Leetcode 213. House Robber II

Problem Explanation

The robber wants to rob the houses in a way that he gets the maximum money. However, there are two constraints. The first constraint is that the houses are arranged in a circular manner which means the first house is the neighbor of the last one. The second constraint is due to the security system which contacts the police if two adjacent houses are broken into on the same night. We need to come up with a strategy that maximizes the total loot under these two constraints.

The main challenge of this problem is to handle the wrap-around adjacency. We need to decide whether rob the 1st house (making the last house unavailable) or to rob the last house (making the first house unavailable). This is based on the Robber I problem but the difference is in this problem houses are arranged in a circle which adds one more valid condition to it.

For instance, suppose we are given the amounts in each house as [1,2,3,1]. The optimal solution would be to rob the house 1 (money = 1) and then rob house 3 (money = 3) as they are not adjacent. Total amount you can rob = 1 + 3 = 4.

Approach and Solution

Here, we are using a dynamic programming approach for this problem. We create an array dp where dp[i] will be the maximum value you can get considering the i first houses. For each i, the maximum value we can get will be either the maximum value we got from the i-1 first houses, or the maximum value we got from the i-2 first houses plus the value in the ith house. This is because we can't consider two adjacent houses, so if we rob the ith house, we have to consider the i-2 houses, not the i-1 ones.

The twist in this problem is to consider the circular adjacency. So we divide the problem into two simpler sub-problems:

  • Find the maximum amount by robbing houses from the 1st to the (n-1)th and don't rob the last one.
  • Find the maximum amount by robbing houses from the 2nd to the nth and don't rob the first one.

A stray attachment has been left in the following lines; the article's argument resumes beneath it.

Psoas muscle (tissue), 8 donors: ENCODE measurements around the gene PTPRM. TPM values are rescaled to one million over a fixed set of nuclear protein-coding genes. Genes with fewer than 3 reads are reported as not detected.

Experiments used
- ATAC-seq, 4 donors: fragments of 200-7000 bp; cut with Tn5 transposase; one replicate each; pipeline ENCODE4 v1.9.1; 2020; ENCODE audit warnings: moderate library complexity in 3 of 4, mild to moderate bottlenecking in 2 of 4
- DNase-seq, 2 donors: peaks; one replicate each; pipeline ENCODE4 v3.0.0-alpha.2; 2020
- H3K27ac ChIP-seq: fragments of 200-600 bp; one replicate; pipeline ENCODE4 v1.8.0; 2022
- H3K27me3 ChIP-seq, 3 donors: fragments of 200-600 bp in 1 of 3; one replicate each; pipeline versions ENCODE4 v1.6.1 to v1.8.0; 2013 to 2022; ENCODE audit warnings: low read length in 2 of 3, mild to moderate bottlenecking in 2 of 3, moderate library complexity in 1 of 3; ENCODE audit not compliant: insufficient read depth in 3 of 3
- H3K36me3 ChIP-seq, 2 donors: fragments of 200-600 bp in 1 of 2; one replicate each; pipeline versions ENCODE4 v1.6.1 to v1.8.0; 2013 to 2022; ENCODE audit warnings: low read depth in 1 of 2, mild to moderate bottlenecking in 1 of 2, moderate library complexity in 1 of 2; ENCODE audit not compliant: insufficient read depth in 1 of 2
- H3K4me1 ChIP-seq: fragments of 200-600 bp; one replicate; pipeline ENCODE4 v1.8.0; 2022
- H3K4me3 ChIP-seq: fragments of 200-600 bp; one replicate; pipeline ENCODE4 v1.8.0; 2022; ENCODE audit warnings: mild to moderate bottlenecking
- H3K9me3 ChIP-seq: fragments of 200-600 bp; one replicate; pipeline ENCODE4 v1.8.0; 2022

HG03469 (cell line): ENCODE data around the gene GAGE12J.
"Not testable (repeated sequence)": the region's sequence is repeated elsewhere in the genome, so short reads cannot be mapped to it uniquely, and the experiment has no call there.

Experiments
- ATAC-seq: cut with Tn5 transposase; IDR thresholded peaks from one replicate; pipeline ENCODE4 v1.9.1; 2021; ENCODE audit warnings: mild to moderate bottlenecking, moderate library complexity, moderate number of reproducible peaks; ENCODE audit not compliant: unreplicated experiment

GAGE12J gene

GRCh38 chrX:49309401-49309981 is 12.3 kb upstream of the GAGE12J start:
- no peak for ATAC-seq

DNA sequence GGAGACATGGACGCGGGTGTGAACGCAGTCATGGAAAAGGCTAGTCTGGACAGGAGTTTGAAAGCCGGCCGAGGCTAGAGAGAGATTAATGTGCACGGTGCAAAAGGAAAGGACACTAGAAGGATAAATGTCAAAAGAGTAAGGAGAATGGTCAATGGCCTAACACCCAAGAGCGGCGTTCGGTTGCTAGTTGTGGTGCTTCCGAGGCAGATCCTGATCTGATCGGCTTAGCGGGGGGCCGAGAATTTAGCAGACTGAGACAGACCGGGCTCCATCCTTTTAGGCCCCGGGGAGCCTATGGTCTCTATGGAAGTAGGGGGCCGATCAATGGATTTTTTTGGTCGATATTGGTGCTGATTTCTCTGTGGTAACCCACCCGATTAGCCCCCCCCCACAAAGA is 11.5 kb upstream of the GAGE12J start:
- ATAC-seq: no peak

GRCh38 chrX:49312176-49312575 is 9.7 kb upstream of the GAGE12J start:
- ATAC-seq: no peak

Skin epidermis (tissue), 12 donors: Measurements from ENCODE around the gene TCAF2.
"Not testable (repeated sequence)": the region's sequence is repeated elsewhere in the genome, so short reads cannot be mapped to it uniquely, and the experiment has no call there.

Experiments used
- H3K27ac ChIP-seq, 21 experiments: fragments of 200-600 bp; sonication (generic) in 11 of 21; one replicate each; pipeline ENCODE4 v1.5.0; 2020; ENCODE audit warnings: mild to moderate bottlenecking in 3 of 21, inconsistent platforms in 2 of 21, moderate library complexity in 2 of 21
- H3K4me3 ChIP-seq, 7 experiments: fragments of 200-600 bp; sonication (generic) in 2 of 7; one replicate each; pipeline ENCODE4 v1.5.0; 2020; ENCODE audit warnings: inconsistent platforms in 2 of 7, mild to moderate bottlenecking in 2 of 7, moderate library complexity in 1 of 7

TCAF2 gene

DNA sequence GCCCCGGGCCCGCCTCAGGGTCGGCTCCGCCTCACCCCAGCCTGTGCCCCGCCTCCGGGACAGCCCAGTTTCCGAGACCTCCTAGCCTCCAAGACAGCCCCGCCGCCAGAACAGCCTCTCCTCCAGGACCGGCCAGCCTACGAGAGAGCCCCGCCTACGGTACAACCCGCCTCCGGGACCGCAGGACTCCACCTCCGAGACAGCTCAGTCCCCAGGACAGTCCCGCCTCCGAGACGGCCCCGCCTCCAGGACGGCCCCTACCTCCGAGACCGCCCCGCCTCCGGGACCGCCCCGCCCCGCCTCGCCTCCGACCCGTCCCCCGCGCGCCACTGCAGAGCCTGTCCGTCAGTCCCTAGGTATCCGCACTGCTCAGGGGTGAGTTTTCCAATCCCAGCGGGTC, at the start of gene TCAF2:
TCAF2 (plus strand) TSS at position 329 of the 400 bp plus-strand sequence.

We take the maximum of the solutions of these two sub-problems.

Solution with explanation

Solution in C++

3class Solution {
4 public:
5  int rob(vector<int>& nums) {
6    if (nums.empty())
7      return 0; // Handle corner case of empty input
8    if (nums.size() == 1)
9      return nums[0];  // for only one house
10    auto rob = [&](int l, int r) {
11      int prev1 = 0;  
12      int prev2 = 0;  
13      for (int i = l; i <= r; ++i) { 
14        const int dp = max(prev1, prev2 + nums[i]);
15        prev2 = prev1;
16        prev1 = dp;
17      }
18      return prev1;
19    };
20    return max(rob(0, nums.size() - 2), rob(1, nums.size() - 1));
21  }

Python Solution

3class Solution(object):
4    def rob(self, nums):
5        """
6        :type nums: List[int]
7        :rtype: int
8        """
9        if len(nums) == 1:
10            return nums[0]
11        return max(self.helper(nums, 0, len(nums) - 1), self.helper(nums, 1, len(nums)))
13    def helper(self, nums, start, end):
14        if end - start <= 1:
15            return max(nums[start:end])
16        dp = [0] * len(nums)
17        dp[start] = nums[start]
18        dp[start + 1] = max(nums[start], nums[start + 1])
19        for i in range(start + 2, end):
20            dp[i] = max(dp[i - 1], dp[i - 2] + nums[i])
21        return dp[end - 1]

This Python solution follows the same logic as the previous one. Absolutely do not miss any languages!

JAVA Solution

3public class Solution {
4    public int rob(int[] nums) {
5        if (nums == null || nums.length == 0) 
6            return 0;
7        if (nums.length == 1) 
8            return nums[0];